Financial Value in Trademarks and Domain Names

A December 8, 2010, auction in New York offered 170 business names, product names, and Internet domain names that aren’t being used anymore. Some of these names were recent products and companies, like Infoseek, an Internet search engine company that was popular from 1994 to about 1998 (link). Other names offered for sale haven’t been used for decades (link).

Even though these names have not been used in many years, some still have valuable name recognition for consumers, which translates into real financial value today. According to an interview with branding consultant Rob Frankel on a December 8, 2010, broadcast of American Public Media’s Marketplace radio program, “It’s much, much easier to attach your product to an established proven brand with a track record and it’s way less expensive than to try to go out and build one like that. Way less expensive.”

At the auction, only about two dozen of the 170 names were sold (link). The highest bid of the day was $45,000 for Shearson, a name associated with brokerage companies Shearson Lehman Brothers and Smith Barney Shearson, but the Shearson name was discontinued in 1994 (link; link). Other notable name sales were Handi-Wrap for $30,000 and Computer City for $1,000.

From a technology perspective, having the rights to a trademark may give you an advantage in obtaining the identical or similar Internet domain name. First, the Anticybersquatting Consumer Protection Act protects trademark owners from others trying to register or use a domain name that is “identical or confusingly similar to that mark” with a bad faith intent to profit from it. 15 U.S.C. § 1125(d)(1)(A). Among other remedies, if the trademark owner prevails, the court may order the domain name to be transferred to the trademark owner. 15 U.S.C. § 1125(d)(1)(C). Second, the Internet Corporation for Assigned Names and Numbers (ICANN) coordinates Internet domain names, and all domain registrars must follow a Uniform Domain Name Dispute Resolution Policy if the ownership of a domain name is in dispute. Like the Anticybersquatting Consumer Protection Act, the Uniform Domain Name Dispute Resolution Policy is focused on a domain name that is “identical or confusingly similar to a trademark” and that is registered and used in bad faith. See Paragraph 4.a of the UDRP. A trademark owner can file a complaint with a domain dispute resolution service provider and start an arbitration process to determine who should own the domain, which can result in the transfer of the domain name but no money damages (link).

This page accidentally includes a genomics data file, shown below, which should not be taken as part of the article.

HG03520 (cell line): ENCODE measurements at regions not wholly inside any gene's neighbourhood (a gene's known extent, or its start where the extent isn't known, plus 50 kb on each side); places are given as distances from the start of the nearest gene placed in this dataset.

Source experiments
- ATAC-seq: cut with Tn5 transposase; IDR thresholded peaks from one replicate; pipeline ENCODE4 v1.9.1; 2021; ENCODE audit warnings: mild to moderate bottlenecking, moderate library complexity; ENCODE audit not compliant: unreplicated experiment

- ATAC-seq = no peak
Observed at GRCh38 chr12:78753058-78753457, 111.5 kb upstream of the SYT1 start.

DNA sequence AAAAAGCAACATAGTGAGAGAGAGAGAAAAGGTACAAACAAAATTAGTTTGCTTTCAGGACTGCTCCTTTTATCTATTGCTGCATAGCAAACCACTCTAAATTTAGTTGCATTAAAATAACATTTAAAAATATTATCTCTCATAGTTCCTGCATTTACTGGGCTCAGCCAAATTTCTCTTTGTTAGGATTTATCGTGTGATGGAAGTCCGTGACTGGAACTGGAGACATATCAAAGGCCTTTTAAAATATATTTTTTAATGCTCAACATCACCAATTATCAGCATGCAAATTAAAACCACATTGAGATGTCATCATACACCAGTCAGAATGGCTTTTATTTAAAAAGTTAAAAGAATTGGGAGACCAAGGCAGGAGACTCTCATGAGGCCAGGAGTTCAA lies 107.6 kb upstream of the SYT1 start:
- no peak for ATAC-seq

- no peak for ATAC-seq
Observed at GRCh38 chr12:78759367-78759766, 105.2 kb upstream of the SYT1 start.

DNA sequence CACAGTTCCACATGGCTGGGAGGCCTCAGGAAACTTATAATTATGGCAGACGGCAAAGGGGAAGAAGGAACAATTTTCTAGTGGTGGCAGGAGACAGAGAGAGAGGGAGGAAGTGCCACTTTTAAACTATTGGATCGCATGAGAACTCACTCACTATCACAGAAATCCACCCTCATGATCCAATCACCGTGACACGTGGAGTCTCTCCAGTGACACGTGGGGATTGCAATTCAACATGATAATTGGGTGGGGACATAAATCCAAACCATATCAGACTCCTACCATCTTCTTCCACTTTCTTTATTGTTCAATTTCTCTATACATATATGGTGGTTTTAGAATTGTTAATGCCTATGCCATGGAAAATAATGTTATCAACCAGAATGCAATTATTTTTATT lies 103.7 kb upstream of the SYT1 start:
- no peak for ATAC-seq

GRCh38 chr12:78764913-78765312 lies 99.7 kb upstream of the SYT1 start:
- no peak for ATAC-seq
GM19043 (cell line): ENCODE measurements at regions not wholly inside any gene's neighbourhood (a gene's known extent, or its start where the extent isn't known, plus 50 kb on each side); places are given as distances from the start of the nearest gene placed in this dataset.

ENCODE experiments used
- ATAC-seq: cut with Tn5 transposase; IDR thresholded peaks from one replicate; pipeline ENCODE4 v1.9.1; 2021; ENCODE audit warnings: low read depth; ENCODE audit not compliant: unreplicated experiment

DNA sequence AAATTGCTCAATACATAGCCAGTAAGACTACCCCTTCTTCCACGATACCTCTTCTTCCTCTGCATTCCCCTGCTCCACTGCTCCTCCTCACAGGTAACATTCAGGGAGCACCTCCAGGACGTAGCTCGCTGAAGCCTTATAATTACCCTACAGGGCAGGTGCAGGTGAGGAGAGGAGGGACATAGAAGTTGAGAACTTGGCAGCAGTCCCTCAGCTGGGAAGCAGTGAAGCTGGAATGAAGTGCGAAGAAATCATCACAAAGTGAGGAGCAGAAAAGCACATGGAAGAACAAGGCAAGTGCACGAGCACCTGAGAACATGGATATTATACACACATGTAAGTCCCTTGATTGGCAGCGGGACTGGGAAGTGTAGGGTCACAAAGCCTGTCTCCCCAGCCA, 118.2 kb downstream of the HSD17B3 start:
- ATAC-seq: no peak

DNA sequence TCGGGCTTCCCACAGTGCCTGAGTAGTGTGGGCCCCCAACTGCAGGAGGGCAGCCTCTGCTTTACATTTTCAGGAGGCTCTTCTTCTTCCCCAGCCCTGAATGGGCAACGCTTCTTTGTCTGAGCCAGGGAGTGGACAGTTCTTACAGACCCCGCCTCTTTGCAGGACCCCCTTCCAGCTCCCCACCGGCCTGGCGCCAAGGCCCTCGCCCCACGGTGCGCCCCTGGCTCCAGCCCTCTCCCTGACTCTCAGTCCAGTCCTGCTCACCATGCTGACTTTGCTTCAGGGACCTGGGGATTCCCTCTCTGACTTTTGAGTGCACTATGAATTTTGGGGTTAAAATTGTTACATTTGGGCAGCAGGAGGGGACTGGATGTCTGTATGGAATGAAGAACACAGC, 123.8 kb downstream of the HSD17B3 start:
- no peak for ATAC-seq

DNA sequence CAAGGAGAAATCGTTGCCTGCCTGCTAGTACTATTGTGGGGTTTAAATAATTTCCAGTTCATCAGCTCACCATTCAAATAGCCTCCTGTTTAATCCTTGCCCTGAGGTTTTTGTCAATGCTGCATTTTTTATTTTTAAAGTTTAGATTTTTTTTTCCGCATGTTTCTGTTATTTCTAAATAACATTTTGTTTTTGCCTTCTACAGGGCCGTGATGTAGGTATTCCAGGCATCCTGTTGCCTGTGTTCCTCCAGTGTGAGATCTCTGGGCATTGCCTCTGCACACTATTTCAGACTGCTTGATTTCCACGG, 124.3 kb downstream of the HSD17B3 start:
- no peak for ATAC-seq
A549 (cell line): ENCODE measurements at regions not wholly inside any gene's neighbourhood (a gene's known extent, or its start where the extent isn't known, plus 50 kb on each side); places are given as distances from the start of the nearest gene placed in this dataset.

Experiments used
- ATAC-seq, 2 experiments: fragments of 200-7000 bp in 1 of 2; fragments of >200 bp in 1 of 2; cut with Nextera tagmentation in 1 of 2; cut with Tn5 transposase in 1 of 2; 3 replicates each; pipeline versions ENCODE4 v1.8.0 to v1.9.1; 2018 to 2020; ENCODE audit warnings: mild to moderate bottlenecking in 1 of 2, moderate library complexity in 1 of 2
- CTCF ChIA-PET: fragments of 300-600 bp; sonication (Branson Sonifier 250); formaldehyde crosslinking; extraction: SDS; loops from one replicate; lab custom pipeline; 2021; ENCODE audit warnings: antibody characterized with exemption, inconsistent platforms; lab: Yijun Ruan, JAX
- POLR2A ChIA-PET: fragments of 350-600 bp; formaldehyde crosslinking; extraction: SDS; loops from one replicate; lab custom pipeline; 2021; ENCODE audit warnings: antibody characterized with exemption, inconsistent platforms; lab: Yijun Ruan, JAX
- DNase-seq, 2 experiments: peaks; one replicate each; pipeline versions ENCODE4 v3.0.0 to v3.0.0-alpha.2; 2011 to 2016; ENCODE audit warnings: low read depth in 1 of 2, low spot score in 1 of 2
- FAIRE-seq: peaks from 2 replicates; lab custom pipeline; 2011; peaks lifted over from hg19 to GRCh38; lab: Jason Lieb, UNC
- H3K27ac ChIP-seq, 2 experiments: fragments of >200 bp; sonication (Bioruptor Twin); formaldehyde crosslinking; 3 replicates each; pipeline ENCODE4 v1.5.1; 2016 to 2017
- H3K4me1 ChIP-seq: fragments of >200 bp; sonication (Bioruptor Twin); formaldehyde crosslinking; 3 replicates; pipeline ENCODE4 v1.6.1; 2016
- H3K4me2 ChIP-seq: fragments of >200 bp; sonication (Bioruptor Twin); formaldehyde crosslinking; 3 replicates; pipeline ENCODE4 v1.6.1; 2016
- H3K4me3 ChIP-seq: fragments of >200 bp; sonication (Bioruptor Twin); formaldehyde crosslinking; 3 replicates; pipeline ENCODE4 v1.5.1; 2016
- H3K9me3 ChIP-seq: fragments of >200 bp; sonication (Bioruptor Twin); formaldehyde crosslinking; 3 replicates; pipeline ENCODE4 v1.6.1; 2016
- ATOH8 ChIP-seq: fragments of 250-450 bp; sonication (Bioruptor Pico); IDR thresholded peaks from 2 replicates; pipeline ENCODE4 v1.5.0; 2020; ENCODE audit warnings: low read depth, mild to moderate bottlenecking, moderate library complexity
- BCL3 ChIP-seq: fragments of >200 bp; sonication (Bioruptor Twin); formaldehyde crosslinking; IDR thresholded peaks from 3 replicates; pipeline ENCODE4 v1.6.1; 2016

As I’ve mentioned before, when a person becomes incapacitated or dies, it is important for family members, fiduciaries, and their advisors to look for financial value in the person’s intellectual property rights, including trademarks and domain names. This recent sale of trademarks in New York reminds us that even decades-old company names and product names can have financial value today.

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